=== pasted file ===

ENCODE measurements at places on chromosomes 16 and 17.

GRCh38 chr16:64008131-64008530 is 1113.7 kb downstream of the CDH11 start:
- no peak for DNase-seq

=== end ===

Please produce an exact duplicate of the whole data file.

ENCODE measurements at places on chromosomes 16 and 17.

GRCh38 chr16:64008131-64008530 is 1113.7 kb downstream of the CDH11 start:
- no peak for DNase-seq